The date was December 1994 which began with an appeal we launched on Good Morning in September 1994 in conjunction with Oxfam requesting our viewers to knit jumpers for the Rwandan refugee children who had been displaced just over the border in Goma, Zaire (now the Democratic Republic of Congo) due to the horrific genocide in Rwanda between the Hutus and Tutsis that began exactly 20 years ago this week.


Within weeks we were inundated with jumpers, so it was decided that a team would go out to Goma in Eastern Zaire and broadcast the distribution of the jumpers live on a pre Christmas edition of the programme.


Will Hanrahan was the presenter, Sue the director and I was the producer. Jim Knights was our camera op and our engineers were lovely guys from the OB unit in London, I remember our lead engineer was called Chris.


There were no commercial flights to Goma, so for the recce Sue and I did with Chris we flew from a Kent RAF base on a Russian cargo plane, I remember being given some vodka on take off, there were no seats or seat belts and I slept on top of a large water pipe which was far more comfortable than an economy seat.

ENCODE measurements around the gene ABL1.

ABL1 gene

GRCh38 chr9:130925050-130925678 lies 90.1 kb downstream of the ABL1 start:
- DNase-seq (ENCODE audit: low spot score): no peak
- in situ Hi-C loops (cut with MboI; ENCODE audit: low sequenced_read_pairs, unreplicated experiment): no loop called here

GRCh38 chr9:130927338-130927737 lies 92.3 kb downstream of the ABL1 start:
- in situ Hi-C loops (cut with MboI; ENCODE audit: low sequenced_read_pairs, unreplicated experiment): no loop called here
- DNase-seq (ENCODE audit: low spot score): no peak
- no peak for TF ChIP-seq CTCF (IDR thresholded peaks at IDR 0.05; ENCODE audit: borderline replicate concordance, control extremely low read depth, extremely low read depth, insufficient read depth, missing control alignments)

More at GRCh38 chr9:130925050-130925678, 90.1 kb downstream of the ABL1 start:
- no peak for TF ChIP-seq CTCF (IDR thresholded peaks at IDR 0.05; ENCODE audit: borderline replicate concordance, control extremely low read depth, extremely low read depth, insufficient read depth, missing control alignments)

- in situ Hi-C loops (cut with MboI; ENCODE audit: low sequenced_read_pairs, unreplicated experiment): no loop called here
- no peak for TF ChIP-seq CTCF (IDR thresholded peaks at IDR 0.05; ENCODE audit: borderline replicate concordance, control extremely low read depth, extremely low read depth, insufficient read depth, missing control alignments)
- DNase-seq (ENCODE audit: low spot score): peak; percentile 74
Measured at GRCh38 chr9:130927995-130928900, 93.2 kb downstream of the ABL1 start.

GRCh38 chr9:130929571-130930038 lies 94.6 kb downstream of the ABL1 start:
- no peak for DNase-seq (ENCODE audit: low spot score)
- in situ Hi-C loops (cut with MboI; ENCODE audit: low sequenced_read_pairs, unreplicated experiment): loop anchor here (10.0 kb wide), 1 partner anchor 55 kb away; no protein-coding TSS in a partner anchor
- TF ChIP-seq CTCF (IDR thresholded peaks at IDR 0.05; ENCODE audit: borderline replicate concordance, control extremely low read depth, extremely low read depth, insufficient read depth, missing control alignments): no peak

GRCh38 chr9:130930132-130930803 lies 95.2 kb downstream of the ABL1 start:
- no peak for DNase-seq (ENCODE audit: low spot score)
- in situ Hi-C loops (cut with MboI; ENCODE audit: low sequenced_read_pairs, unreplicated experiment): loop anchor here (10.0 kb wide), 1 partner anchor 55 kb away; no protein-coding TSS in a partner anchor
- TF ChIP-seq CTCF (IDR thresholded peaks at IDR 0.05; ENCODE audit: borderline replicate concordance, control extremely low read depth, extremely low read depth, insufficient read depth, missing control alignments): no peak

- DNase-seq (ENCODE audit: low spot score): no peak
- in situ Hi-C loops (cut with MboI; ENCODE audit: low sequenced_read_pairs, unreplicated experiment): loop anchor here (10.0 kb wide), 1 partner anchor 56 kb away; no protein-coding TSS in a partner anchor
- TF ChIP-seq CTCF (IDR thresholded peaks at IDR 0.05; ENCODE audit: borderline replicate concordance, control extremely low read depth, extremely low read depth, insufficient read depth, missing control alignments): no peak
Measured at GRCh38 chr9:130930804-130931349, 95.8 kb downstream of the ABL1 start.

The Oxfam people in Goma were fantastic, as were the aid workers at the camps, Toby Porter, a very young emergency relief worker was hugely charismatic and we decided to use him to convey the appalling situation the children were in. Toby has continued to work for aid organisations and is now CEO of HelpAge International.


We returned to the UK and planned the broadcast for a week later.